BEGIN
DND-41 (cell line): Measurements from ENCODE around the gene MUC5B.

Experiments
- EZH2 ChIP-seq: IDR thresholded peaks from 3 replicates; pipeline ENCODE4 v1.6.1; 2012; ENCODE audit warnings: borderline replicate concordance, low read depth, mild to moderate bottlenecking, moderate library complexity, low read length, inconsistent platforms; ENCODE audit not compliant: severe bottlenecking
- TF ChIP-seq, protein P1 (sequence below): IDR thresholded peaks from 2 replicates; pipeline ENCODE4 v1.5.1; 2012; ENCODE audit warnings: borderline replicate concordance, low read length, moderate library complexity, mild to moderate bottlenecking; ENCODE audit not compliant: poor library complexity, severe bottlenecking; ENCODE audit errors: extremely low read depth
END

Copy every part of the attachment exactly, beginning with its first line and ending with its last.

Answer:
DND-41 (cell line): Measurements from ENCODE around the gene MUC5B.

Experiments
- EZH2 ChIP-seq: IDR thresholded peaks from 3 replicates; pipeline ENCODE4 v1.6.1; 2012; ENCODE audit warnings: borderline replicate concordance, low read depth, mild to moderate bottlenecking, moderate library complexity, low read length, inconsistent platforms; ENCODE audit not compliant: severe bottlenecking
- TF ChIP-seq, protein P1 (sequence below): IDR thresholded peaks from 2 replicates; pipeline ENCODE4 v1.5.1; 2012; ENCODE audit warnings: borderline replicate concordance, low read length, moderate library complexity, mild to moderate bottlenecking; ENCODE audit not compliant: poor library complexity, severe bottlenecking; ENCODE audit errors: extremely low read depth